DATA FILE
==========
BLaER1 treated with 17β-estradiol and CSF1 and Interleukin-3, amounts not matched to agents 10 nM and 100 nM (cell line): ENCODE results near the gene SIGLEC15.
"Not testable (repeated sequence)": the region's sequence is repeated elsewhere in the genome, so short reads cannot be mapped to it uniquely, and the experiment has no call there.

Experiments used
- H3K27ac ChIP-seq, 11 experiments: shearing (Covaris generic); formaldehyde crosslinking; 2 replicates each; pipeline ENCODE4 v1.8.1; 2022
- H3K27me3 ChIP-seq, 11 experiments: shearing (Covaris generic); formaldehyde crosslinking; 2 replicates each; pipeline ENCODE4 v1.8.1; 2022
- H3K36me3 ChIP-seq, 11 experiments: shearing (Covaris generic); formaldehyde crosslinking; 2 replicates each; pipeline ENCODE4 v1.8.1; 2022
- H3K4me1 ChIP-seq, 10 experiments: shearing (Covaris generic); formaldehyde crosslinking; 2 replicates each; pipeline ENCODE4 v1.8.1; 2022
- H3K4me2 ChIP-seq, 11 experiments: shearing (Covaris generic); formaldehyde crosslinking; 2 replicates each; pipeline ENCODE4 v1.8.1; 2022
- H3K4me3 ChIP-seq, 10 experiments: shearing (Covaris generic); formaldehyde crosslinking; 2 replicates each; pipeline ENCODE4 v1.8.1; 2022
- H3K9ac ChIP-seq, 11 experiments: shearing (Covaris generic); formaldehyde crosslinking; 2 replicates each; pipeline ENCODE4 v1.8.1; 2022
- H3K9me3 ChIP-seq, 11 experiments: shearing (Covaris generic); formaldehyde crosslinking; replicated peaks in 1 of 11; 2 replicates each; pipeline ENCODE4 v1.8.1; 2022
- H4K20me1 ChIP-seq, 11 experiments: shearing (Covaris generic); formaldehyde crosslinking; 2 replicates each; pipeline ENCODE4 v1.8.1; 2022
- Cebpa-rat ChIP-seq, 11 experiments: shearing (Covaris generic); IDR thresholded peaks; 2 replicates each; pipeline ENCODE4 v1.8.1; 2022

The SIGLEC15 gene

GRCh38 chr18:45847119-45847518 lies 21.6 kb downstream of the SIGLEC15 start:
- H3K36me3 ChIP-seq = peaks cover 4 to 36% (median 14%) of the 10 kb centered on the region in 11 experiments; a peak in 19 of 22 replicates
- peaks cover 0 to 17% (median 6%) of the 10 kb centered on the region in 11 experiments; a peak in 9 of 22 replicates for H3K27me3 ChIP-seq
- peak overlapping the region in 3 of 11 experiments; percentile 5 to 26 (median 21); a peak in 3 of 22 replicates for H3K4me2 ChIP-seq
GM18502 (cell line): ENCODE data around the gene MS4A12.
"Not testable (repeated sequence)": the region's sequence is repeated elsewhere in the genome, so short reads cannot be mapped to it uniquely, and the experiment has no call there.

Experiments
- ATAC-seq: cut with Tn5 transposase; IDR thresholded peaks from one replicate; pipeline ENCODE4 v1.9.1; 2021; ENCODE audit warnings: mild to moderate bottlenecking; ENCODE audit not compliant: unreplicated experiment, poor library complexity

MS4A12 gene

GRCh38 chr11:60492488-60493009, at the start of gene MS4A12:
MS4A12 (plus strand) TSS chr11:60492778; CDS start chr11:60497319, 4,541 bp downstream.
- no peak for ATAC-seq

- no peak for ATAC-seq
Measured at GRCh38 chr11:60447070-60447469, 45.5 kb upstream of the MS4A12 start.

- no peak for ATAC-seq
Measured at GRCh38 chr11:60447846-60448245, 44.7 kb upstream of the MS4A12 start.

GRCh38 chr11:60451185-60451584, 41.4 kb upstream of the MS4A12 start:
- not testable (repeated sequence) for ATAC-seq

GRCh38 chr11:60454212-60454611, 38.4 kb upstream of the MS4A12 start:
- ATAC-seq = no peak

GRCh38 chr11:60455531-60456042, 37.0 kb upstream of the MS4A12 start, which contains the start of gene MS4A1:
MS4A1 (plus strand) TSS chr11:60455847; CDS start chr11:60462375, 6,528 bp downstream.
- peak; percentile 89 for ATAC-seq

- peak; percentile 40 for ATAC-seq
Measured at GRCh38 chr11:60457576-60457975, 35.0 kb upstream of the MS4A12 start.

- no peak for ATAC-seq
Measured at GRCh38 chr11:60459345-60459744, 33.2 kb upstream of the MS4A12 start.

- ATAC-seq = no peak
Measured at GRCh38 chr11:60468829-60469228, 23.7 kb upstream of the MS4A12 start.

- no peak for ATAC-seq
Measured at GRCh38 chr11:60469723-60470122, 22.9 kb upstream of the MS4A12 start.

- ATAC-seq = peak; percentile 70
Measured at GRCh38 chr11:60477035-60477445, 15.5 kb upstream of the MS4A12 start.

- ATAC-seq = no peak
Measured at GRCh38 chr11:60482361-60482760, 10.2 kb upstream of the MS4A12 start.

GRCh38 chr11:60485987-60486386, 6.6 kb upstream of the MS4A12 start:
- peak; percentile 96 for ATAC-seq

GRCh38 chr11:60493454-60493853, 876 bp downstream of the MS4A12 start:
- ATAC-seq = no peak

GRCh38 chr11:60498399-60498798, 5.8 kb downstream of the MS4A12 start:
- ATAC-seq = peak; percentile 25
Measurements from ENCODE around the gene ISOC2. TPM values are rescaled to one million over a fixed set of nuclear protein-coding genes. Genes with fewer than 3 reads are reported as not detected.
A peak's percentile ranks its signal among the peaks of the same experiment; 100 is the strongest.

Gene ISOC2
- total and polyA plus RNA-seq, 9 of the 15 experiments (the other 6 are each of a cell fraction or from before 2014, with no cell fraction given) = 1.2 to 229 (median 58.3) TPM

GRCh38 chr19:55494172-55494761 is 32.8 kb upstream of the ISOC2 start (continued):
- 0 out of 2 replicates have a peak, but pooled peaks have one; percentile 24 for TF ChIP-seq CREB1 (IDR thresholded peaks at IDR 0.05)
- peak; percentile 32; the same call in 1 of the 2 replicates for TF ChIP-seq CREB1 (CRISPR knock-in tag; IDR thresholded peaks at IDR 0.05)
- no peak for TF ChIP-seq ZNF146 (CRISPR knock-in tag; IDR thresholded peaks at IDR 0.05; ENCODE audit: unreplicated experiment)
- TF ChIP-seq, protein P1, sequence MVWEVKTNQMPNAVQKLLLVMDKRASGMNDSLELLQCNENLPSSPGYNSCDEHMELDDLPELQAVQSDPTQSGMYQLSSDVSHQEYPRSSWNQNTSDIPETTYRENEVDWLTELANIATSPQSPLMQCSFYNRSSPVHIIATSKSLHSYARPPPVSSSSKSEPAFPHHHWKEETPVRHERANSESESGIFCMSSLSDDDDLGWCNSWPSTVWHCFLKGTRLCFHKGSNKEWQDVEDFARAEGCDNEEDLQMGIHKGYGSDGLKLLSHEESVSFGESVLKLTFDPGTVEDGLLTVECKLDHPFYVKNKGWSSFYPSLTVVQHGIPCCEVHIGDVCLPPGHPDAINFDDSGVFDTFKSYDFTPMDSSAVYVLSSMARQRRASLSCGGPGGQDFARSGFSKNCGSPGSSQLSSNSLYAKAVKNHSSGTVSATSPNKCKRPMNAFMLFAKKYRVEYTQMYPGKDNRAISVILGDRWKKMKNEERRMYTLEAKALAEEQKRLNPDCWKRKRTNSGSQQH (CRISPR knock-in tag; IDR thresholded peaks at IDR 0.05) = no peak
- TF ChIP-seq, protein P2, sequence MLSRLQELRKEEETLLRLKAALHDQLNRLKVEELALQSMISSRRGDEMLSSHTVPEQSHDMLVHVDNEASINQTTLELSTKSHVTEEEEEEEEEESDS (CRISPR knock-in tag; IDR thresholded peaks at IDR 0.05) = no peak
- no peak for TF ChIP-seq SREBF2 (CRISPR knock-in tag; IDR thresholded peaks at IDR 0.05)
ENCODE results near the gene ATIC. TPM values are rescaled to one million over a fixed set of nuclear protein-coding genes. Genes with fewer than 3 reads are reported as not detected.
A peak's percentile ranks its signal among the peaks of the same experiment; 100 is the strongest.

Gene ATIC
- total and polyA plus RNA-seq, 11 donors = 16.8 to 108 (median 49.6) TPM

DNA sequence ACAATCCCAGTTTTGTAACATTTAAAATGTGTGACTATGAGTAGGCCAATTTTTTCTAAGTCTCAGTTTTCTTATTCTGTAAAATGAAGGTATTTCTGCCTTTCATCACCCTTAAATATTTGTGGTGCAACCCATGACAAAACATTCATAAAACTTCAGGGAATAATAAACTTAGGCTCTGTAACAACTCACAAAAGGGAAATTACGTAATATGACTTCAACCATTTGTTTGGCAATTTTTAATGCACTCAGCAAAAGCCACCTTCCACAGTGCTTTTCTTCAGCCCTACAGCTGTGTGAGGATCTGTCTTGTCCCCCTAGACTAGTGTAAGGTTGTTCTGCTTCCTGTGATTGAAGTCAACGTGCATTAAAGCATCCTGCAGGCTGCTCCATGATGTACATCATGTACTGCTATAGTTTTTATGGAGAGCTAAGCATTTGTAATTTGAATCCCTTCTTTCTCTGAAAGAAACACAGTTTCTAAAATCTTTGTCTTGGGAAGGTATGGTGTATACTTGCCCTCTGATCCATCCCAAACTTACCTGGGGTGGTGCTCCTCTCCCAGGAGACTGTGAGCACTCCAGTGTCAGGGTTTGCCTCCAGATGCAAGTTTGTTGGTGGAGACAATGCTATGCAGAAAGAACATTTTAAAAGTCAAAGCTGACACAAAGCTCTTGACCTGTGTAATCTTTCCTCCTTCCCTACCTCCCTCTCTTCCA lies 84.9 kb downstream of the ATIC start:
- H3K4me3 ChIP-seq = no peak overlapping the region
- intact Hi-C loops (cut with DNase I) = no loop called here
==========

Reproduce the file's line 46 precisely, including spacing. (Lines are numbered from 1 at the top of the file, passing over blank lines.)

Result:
- ATAC-seq = peak; percentile 70